I find it ironic that in the midst of the conversation about the undervalued and misunderstood role of women in the church, the church is often still characterized by preaching a message which is packaged in a more “female” way, and thus undervalues and misunderstands the call of both men and women to discipleship. What do I mean by this?
Why “female”, and why in inverted commas?
Our evangelism is characterized by a presentation of our felt needs: we are sinners in need of a Savior, guilty ones in need of pardon, lost ones in need of a Shepherd. The gospel is marketed towards our emotions. Our worship songs sometimes sing declarations of God’s majesty, but can also often tend towards the “Jesus is my boyfriend” lyrics, calling for us to declare “I’m so in love with you” “in this intimate place” – right in the middle of our corporate worship services. These refrains are uncomfortable for me, but all the more awkward for my 6’2″ husband who won’t even whisper “I love you” on the phone when he’s at work. Our ministries appeal for service help in the more “feminine” categories: welcoming, working in the nursery, teaching children’s church, providing snacks. Hospitality, children and food are not traditionally the areas where men sign up in their droves.
Church may be a place where (for many) there is a “masculine feel” in leadership, but I find the message and ministry of the church often have a distinctly feminine feel. If you ain’t the preacher or an elder, the opportunities for men are limited. Of course, my husband can change a diaper with the best of them, but in some nurseries men are not permitted to serve, and the bevy of faithful bible teachers who serve in children’s ministry remain predominantly female.
I wonder, though, if the feminine “feel” of our ministries doesn’t take its cue from the felt-needs-based way in which we pitch our message. Jesus is a comforter, a healer, a Savior. “Gentle Jesus, meek and mild”, the suffering Servant, the loving rescuer. That Jesus rightfully and perfectly holds all these titles is proof that those nurturing qualities do not belong exclusively to the female domain. Jesus IS the epitome of love, of care, of welcome.
However, as a woman who is a disciple myself, as a woman with a husband who wants to serve with the particular gifts God has given him, and as a woman who is raising sons and daughters: what I want from church is this – a robust preaching of the Jesus of the Gospels.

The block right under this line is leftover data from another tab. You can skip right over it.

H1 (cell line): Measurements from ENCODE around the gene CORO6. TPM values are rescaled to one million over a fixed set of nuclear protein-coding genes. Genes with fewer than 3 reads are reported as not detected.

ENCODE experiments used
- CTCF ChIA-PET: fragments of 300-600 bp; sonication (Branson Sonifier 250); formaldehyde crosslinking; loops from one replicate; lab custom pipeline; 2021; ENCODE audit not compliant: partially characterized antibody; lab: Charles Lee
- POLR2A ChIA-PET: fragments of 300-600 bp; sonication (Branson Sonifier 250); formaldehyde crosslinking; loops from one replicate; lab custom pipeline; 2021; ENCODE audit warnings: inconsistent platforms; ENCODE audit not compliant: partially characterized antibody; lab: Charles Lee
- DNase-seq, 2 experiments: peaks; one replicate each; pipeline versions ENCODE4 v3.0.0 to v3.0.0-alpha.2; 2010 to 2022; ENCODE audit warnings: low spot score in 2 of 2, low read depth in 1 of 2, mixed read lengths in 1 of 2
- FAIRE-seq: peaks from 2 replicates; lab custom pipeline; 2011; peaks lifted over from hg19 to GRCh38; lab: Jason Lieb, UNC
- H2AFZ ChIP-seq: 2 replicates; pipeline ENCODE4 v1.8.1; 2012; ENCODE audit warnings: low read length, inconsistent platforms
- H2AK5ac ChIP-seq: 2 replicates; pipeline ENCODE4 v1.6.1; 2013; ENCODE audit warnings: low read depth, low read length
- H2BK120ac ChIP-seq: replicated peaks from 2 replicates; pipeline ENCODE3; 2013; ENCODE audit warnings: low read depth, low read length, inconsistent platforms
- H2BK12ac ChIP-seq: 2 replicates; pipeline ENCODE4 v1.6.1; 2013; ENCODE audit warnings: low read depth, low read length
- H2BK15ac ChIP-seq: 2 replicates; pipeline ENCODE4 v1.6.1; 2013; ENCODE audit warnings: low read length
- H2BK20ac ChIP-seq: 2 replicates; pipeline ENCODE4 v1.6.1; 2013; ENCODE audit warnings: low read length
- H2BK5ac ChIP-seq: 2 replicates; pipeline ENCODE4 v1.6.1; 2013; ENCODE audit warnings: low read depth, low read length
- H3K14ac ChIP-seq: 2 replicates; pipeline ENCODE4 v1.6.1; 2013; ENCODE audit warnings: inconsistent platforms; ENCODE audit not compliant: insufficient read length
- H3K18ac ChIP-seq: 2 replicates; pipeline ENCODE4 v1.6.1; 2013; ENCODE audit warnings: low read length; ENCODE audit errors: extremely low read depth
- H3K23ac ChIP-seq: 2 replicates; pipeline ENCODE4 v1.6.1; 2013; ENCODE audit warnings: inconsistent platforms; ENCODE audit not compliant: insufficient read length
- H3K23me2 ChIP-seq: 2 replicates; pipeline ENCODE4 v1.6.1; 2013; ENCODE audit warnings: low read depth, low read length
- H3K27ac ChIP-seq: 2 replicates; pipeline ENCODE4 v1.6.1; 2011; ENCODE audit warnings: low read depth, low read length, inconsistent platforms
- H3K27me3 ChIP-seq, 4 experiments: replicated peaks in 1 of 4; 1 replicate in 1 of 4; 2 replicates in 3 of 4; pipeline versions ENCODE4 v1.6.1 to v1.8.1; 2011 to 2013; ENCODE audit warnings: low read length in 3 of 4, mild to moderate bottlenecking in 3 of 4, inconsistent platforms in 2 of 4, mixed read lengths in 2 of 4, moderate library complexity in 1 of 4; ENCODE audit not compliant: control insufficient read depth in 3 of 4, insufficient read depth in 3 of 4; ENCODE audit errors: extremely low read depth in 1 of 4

I want to hear about the Jesus who demanded loyalty, who commanded authority from storms, sinners and satanic forces, who said vexing and frustrating and wild things. I want to hear preaching which is not just faithful to His words but to His TONE: of comfort but also of rebuke, of welcome but also of warning. I want to hear His dares, His call to come and die, His challenge to make hard choices. I want the Jesus of the gospels who does not just meet our needs, but who calls us to bold and courageous adventure, to self-sacrifice, to taking risks. I want the Jesus who promises huge rewards for huge sacrifices, who embraces fiesty Peter and wayward Mary and touchy-feely John.
I want the Jesus who welcomed the little children, but also the Jesus with eyes like a flame of fire, with feet of burnished bronze and a sharp two-edged sword coming out of his mouth. Whatever that wild imagery means, I want to grapple with it. I want the Jesus who inspires my awe and calls forth my worship: a gospel from The Gospels. That’s the Jesus I want. That’s the Jesus I need: the one who is worthy of the honor, adoration and allegiance of men and women alike.
A few years back, Preston Yancey invited women to write guest posts on what they wanted from church. This was my post which ran on his blog. A reader recently asked me if I could help her find that piece, and it seems to have disappeared from the internet so I’m publishing it again here. And, just to say, since that time I’ve read Leslie Leyland Fields’ book Crossing the Waters, which is about as robust a dive into the wild, tender, authoritative, awesome Jesus of the gospels as I’ve ever come across (you can read an excerpt here). And it’s written by a woman 😉